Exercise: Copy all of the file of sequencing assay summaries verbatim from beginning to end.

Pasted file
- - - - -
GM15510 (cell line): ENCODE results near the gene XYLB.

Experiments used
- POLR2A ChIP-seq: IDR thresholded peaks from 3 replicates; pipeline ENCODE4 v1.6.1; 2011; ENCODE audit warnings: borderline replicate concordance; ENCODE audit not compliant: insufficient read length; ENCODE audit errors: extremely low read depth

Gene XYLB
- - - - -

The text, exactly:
GM15510 (cell line): ENCODE results near the gene XYLB.

Experiments used
- POLR2A ChIP-seq: IDR thresholded peaks from 3 replicates; pipeline ENCODE4 v1.6.1; 2011; ENCODE audit warnings: borderline replicate concordance; ENCODE audit not compliant: insufficient read length; ENCODE audit errors: extremely low read depth

Gene XYLB